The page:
You need to constantly return to this question to understand what is relevantuseful and appropriate for your customers.  

For example, if you are marketing a product that has a long sales cycle and a considerable investment, you may ask ‘is it appropriate to push for sales when my customer is uncertain if their business can even survive this? Or is it more appropriate to provide them with content that supports them in this time and offer them expert advice instead?’. Rather than thinking about converting, think about conversing.

So how do you begin to answer this question at a time when human needs are paramount? 

Email marketing meme: some brand we apparently gave an email marketing to 3 or 4 years ago wants us to know they're here for us in this difficult time.

Human-centered designers always start from the place of not knowing the answer to the problem they’re looking to solve. The process starts with taking action and understanding the right questions. It’s about embracing simple mindset shifts and tackling problems from a new direction.

In order to navigate this uncertainty human-centered design thinking consists of three components; desirability, viability and feasibility.

You’re pulling together what’s desirable from a human point of view with what is feasible within your constraints and economically viable for your business. Through this lens you can quickly discern if your approach is appropriate at this time.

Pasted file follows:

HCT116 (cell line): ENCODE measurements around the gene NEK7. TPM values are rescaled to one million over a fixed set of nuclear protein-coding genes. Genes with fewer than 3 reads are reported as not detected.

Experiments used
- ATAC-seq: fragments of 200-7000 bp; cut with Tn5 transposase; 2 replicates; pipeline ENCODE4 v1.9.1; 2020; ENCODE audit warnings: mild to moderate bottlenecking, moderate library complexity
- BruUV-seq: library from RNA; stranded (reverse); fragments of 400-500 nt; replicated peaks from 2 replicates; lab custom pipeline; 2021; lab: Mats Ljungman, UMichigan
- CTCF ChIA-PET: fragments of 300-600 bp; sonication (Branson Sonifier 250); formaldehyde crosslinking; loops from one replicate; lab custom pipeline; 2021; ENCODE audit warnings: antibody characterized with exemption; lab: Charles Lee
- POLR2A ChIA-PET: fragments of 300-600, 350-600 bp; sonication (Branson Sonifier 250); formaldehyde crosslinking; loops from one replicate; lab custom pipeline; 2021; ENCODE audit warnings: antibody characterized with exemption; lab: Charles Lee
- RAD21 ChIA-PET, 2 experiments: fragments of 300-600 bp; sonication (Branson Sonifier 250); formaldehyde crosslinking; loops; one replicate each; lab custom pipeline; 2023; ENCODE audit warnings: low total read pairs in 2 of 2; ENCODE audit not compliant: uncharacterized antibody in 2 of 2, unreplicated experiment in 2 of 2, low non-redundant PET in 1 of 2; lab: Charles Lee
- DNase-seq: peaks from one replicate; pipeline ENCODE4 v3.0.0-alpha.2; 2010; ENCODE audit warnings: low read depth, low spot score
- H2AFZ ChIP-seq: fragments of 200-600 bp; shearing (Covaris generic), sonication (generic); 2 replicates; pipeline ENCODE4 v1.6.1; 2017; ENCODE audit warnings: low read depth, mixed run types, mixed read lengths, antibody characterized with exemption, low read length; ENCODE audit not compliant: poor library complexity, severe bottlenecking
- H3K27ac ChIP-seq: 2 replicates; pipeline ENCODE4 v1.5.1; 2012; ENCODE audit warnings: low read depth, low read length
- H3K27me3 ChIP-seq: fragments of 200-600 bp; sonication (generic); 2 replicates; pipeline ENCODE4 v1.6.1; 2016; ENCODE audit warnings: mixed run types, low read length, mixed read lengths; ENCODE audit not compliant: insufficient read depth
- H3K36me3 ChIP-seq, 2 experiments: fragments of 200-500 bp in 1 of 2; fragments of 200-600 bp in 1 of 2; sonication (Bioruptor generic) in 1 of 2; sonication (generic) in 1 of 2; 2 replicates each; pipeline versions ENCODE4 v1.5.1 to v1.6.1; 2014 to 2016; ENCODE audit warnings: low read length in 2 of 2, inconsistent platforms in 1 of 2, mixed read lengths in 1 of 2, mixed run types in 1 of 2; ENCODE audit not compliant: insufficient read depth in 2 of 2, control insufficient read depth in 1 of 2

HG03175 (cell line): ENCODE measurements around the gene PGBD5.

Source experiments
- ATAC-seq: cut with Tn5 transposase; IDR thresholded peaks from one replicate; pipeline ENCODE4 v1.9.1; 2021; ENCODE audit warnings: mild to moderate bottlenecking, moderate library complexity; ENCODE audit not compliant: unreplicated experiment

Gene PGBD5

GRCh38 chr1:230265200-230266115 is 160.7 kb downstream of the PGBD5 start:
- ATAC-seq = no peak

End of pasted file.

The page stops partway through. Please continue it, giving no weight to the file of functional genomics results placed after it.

3 circles design thinking principle

To put this theory into practice, let’s look at this way. While slashing costs on your product may be desirable for your customer, it may not be viable for your business. So think about what you can do to provide value to your audience that meets their current needs. Don’t just apply empathy in vain. People see right through that. And many brands are out there applying the same superficial brand of ‘empathy’. You need to make sure while you’re applying empathy, you’re also being authentic, honest, relatable and realistic.

Customer empathy meme: I like how ads have gone from "buy a car" to "this is a difficult and uncertain time for us all... buy a car".


What might work better than slashing costs or saying just you’re ‘there for people’, is to provide free education in your area of expertise. Or offer to do a free assessment. Something to help prepare, inform and engage your prospects or customers for when things do settle down. And if you can’t do that, tell them the truth.

Empathy isn’t about patting people on the heads and stroking their egos. It's about really understanding their situation and reacting accordingly.

Get in touch with us today if you would like our help in navigating this challenging time through tried and true methodologies.



The COVID-19 crisis affects every person on the planet in some way or another. And the lived experience ranges across the whole spectrum of emotion. As marketers, now more than ever, we need to take into consideration the humanness of our audience and embrace the ambiguity.